WASHINGTON – It was a shocking end for a rising star.

Rep. Mark Foley’s abrupt resignation from Congress on Friday ended a political career that was promising from the day he entered the House in 1995 as a swaggering leader among the big crop of freshmen who swept into office under Newt Gingrich’s “Republican Revolution.”

He was brash. He was savvy. He looked good on television. Unlike many members of his freshman class, he had legislative experience, the result of four years in the Florida Legislature.

And he remained a favorite among House Republicans even while sometimes straying from the party line.

Foley’s signature achievement came just two months ago amid smiles and handshakes, capped by a splashy bill-signing ceremony in the White House. After years of prodding and maneuvering, Foley saw final passage of his pet project: a bill designed to get tough on sexual predators.

The new law imposes mandatory 10-year prison sentences for sex crimes against people under the age of 18. With the Internet in mind, it outlaws depictions of the sexual abuse of children and the transfer of obscene material to minors. It also shores up requirements for sex offenders to regularly report their whereabouts to authorities.

Along the way, his office sent out one public statement after another, often in bold capital letters, warning that convicted sex offenders were running loose, evading public scrutiny despite a law requiring them to be listed in a national registry.

“We track library books better than we track sex offenders,” was his frequent refrain.

It is, for him, a cruel irony that his political demise comes as result of sexually suggestive messages over the Internet with a young House page. For his staff and many supporters, the fall brought shocked silence, followed by sadness.

“We love this man,” said his chief of staff, Elizabeth Nicholson, her voice breaking when she emerged from Foley’s House office to hand reporters a statement announcing his resignation. “He is a wonderful, funny, caring man. The staff is very loyal.”

Foley, R-Fort Pierce, once appeared to have good prospects for statewide office. He seemed perfectly positioned as a maverick Republican, conservative on some issues, moderate on others, capable of taking an independent path.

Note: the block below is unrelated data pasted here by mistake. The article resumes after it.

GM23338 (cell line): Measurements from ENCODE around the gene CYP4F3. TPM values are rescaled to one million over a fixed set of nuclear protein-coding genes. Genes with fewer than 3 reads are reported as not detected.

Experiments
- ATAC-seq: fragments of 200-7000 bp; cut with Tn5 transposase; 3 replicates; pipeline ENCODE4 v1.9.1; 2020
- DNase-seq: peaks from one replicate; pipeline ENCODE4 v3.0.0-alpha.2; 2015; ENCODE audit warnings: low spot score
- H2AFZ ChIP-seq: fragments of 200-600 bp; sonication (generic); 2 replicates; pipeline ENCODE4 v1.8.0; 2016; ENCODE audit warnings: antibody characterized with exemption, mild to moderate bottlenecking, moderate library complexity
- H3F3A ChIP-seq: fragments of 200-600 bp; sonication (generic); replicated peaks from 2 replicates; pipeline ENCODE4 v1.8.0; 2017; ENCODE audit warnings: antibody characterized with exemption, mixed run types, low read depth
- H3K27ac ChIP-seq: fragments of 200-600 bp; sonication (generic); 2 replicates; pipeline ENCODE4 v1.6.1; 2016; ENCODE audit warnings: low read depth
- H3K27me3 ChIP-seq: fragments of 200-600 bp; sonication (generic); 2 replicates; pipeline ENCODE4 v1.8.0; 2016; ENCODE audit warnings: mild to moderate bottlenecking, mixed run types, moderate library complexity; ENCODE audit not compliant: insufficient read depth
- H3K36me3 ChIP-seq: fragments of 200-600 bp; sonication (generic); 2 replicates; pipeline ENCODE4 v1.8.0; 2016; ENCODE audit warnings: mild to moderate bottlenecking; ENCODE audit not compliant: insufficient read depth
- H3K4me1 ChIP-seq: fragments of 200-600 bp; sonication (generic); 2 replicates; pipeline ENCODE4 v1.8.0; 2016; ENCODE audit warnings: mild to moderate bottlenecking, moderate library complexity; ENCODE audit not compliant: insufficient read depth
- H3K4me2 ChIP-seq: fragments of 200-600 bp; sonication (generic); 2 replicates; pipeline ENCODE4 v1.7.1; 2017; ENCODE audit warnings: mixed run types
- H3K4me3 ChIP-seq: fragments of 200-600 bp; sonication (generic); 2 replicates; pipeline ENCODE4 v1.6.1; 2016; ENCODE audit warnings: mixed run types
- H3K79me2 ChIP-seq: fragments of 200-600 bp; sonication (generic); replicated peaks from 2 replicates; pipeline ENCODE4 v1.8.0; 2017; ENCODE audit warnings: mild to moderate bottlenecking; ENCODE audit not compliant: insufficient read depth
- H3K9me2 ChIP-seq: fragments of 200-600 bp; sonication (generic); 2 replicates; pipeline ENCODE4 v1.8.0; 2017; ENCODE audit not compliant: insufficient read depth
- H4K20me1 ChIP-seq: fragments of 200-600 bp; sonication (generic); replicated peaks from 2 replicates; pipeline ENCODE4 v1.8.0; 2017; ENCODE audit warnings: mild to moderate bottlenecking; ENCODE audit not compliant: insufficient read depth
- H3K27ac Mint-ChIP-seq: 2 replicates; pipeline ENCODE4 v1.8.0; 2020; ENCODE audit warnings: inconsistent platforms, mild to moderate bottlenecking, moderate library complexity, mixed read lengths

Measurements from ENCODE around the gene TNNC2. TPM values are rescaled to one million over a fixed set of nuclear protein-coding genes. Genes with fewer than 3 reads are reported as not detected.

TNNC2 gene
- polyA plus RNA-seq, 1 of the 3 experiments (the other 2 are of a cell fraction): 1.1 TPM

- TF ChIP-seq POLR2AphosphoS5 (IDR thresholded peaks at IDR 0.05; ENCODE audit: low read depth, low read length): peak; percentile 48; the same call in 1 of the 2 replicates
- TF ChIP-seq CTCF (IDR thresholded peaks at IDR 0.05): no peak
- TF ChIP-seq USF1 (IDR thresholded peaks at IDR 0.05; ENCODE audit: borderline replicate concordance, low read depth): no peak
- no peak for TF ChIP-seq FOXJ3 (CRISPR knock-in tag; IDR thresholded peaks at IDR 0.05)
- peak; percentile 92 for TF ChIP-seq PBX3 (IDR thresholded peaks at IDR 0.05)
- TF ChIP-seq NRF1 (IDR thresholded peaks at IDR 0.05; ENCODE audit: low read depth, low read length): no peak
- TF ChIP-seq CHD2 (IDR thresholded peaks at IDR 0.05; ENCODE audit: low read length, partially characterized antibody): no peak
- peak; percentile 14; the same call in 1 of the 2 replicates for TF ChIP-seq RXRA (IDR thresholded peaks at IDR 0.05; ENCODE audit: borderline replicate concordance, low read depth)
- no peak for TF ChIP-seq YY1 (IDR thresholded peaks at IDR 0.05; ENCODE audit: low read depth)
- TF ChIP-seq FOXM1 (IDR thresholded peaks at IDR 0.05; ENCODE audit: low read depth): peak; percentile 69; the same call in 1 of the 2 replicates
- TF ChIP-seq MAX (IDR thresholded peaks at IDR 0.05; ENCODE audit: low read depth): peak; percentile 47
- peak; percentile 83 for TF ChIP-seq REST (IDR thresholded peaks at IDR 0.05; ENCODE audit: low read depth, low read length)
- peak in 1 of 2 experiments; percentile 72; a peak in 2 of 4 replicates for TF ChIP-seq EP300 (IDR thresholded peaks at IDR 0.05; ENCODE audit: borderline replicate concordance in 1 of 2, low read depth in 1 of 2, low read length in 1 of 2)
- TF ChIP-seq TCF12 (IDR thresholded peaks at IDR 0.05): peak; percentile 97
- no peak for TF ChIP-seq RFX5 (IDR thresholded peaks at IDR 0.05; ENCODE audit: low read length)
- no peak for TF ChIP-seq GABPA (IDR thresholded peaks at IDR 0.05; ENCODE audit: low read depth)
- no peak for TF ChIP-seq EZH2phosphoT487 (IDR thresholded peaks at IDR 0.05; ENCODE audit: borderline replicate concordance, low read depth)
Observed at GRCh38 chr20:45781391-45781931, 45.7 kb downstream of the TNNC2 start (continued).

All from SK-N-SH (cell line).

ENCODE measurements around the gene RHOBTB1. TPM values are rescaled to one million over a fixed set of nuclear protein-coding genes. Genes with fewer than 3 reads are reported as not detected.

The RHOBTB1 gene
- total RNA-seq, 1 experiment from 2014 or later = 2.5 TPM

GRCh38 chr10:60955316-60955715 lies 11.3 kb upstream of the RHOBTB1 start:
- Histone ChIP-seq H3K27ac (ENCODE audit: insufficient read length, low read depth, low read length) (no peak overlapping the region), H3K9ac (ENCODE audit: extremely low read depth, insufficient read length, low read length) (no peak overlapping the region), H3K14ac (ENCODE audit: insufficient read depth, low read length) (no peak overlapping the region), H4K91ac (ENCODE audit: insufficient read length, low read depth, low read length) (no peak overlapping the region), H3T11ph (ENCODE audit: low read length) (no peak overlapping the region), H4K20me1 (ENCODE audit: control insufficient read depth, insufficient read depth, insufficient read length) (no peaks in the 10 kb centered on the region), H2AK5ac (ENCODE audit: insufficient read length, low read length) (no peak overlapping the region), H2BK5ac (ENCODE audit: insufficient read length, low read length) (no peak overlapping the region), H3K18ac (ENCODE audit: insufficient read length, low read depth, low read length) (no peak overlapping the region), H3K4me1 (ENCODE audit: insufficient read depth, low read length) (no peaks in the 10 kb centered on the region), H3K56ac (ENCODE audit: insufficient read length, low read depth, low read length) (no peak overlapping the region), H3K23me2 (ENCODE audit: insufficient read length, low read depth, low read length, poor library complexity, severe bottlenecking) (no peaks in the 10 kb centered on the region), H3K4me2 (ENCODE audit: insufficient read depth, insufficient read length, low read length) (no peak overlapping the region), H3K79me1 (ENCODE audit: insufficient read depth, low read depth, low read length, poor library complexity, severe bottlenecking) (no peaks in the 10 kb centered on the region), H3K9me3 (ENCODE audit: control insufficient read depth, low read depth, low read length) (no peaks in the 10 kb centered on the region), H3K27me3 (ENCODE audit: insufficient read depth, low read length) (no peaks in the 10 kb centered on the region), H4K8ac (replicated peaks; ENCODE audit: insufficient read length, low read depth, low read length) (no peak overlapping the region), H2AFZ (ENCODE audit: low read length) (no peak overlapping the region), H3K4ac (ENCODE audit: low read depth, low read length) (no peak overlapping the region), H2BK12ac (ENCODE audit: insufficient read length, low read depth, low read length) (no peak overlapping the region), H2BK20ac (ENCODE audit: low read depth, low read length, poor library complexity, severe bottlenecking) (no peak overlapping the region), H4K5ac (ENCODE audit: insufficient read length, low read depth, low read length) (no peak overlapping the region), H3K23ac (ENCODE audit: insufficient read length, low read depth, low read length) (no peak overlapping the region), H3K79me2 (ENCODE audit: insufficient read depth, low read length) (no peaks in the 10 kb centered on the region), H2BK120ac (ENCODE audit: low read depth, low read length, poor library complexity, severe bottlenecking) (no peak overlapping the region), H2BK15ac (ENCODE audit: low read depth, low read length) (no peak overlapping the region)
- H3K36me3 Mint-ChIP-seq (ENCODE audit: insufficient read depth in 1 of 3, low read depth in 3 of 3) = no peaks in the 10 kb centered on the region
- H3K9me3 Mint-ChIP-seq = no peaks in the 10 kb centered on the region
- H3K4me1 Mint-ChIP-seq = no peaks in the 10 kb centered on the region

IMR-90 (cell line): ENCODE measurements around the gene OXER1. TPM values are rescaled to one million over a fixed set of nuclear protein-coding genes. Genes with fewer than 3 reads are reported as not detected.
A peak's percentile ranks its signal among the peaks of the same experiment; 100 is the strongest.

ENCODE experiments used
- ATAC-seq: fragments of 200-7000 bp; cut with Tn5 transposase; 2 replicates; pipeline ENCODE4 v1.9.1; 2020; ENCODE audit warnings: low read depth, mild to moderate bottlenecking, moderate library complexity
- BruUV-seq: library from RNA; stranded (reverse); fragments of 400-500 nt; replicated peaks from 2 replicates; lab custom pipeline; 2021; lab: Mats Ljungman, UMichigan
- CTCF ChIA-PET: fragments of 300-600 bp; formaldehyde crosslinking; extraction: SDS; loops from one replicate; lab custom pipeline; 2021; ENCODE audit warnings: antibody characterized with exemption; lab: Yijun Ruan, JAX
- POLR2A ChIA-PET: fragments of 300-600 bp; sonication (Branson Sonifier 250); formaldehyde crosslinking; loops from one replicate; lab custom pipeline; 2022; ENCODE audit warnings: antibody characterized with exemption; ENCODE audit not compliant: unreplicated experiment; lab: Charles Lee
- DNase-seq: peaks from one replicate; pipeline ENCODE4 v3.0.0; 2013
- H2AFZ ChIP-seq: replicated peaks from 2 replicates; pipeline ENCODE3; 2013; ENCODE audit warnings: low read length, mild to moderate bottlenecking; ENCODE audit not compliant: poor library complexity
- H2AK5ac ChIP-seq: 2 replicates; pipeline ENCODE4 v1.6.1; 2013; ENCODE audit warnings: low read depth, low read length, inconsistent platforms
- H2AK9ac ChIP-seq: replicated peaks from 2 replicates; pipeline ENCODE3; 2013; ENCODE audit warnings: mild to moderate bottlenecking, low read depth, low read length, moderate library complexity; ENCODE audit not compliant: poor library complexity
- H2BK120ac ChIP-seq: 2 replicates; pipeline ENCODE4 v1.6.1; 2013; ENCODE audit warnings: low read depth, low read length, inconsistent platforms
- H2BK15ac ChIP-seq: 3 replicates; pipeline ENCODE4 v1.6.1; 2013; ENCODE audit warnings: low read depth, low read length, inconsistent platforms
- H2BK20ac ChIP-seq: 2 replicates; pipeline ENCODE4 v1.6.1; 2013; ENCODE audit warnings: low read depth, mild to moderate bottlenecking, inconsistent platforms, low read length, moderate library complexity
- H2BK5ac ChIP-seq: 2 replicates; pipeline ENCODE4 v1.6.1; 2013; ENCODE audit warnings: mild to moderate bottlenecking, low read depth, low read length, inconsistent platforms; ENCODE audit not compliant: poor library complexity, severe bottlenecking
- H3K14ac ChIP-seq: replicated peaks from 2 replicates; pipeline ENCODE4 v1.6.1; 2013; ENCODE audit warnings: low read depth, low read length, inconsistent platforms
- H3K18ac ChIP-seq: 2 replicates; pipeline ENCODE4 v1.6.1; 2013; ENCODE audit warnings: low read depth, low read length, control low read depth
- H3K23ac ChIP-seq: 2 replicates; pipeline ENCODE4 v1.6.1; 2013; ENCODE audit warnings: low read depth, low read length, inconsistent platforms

He had been a Gingrich protege, and was given the rare honor of becoming a deputy House whip as a freshman in 1995. Yet he steered clear of some of the most contentious conservative causes, never trapped by a House leadership known for disciplining its members.

“We were quite a rabble-rousing bunch in those days and came in busting through the doors. We took charge and thought, “Oh, the potential!”‘ Foley once said, recalling his first years in Congress. “Most got a little too excited about the prospects and found themselves climbing a very steep hill.”

Foley tried to guide his party toward a more pragmatic strategy that did not depict government as the enemy.

“People are still looking to find efficiencies, but not the wholesale slaughter of departments,” he said in 2003. “There will not be the same youthful exuberance, not the same anti-government approach. While conservative, we recognize the value of government.”

Some Republicans had looked to Foley as a possible alternative to Rep. Katherine Harris, R-Sarasota, as the party’s challenger this year to Sen. Bill Nelson, D-Fla. But Foley backed away, citing his aged father’s health problems and the rigors of a tough statewide campaign.

All this potential ended with a sad, terse statement on Friday, thanking the people of his district for the honor of serving them. “I am deeply sorry, and I apologize for letting down my family and the people of Florida I have had the privilege to represent,” he said.

A career of great promise ends with a pitiful apology.

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